The man in charge of policing South Yorkshire during the Hillsborough disaster and 1984 miners’ strike has died.
Former Chief Constable Peter Wright died in hospital in York on Saturday following a lengthy illness.
Current Chief Constable Med Hughes, paying tribute to the former police boss, said the Hillsborough disaster ‘inevitably overshadowed’ his career.
Mr Wright, aged 82, came in for severe criticism for the way his force policed the FA Cup semi final between Liverpool and Nottingham Forest at Hillsborough in 1989 after 96 fans were crushed to death on the terraces.
An inquiry into the tragedy concluded police mismanagement of the crowd was one of the main triggers of the crush.
Mr Wright also had to deal with false claims made by his force in the immediate aftermath of the disaster, including allegations Liverpool fans had forced open the gate which led to overcrowding in the pens.
Mr Wright, who led the force from 1983 to 1990 and was also in charge of the county’s police force during the miners’ strike in 1984, retired the year after the football disaster.
He had waited for the publication of the independent The Hillsborough Stadium Disaster Inquiry report, overseen by Lord Taylor, which blamed police crowd control failings for the disaster.
Chf Con Mr Hughes said: “Peter Wright led the force through its darkest hours, always demonstrating outstanding personal integrity and commitment.
“He recognised the failures of the force at the Hillsborough disaster and apologised for them, offering his resignation.
“His long and very successful career as a professional and dedicated officer was inevitably overshadowed by the events of that day, but he was resolute in responding to the various enquiries and was always fully supportive of those colleagues more closely involved.
“The force remembers him with respect and affection, and I offer our sympathy to his family and friends.”
But Trevor Hicks, aged 65, president of the Hillsborough Family Support Group, who lost his daughters Sarah, 19, and Victoria, 15, in the disaster, said he had nothing but bad memories of the former police chief.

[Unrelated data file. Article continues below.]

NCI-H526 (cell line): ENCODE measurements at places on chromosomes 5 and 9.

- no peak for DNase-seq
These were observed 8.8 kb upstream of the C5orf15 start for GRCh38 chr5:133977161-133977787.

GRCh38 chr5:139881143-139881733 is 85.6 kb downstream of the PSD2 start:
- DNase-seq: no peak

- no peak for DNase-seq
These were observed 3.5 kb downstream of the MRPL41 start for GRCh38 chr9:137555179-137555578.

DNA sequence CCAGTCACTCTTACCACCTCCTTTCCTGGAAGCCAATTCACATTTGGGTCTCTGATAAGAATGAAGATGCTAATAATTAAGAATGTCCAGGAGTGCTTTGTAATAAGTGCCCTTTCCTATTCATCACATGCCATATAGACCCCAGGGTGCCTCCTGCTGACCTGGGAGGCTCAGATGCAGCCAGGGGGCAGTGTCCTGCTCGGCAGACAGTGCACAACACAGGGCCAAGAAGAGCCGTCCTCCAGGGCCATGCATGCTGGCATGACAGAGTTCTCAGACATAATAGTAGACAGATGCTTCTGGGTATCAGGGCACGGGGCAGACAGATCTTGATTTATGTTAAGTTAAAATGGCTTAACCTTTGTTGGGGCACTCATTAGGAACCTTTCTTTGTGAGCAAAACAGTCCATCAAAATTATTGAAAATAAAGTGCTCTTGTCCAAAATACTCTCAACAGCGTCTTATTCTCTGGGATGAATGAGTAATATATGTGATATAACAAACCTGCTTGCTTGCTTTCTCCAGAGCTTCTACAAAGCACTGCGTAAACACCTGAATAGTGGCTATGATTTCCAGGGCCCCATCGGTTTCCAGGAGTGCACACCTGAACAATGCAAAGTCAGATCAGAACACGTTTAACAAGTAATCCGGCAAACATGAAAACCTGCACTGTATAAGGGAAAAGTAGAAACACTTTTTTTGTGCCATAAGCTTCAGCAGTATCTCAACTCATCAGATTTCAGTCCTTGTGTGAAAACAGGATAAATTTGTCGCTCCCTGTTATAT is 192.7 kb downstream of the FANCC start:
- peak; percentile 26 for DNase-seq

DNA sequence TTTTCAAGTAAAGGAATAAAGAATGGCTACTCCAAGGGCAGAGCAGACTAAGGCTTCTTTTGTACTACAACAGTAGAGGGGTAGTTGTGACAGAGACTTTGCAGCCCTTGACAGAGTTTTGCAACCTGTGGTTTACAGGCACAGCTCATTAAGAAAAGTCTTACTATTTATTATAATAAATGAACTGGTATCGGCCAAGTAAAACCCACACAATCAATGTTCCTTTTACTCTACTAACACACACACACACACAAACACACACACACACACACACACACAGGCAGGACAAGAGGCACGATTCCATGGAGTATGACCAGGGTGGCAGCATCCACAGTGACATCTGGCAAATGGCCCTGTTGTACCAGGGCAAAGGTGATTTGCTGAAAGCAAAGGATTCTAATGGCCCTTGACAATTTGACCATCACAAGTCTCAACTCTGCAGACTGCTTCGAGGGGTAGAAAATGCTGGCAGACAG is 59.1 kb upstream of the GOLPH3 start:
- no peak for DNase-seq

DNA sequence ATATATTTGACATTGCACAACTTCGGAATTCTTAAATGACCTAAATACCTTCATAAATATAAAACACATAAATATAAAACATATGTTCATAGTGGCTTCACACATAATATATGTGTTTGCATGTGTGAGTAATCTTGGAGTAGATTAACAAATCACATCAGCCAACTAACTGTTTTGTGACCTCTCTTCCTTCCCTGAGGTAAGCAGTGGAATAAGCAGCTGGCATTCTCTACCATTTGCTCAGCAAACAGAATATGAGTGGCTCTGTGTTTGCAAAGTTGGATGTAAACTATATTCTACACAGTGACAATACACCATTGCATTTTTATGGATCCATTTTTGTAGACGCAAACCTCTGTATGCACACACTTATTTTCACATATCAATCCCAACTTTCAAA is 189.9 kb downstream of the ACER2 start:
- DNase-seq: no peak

“I offer my sympathies to Mr Wright’s family but can only comment on him in his professional capacity as the head of the police force operating on the day of the disaster.
“We crossed swords many times and my overriding feeling is one of disappointment in him for not resigning straight away after the disaster. It would have been the honourable thing to have done.
“As far as I am aware he never once stood up and said he was sorry either for what happened. The first person to do that was his successor, Richard Wells.
“At the end of the day although there was a chain of command at Hillsborough that day the buck should have stopped with him.”
Mr Hicks, who has re-married and has three step-children and is a step-granddad, added: “I am a chipped cup, I will never be complete again.
“There were two disasters - the one on the day itself and the cover-up afterwards which we are still fighting to get to the bottom of.”
Sheffield Hillsborough and Brightside MP David Blunkett said: “Peter was one of those senior police officers who, despite the circumstances of the day, could be described as one of the early pioneers in media presentation.
“I remember him both during and after he’d left South Yorkshire, provoking comment with articles in the Sunday Times and elsewhere.
“He was more a communicator than a policeman’s policeman, but there was no doubt that dealing with the aftermath of the Hillsborough disaster required enormous strength of character and Peter certainly had that.”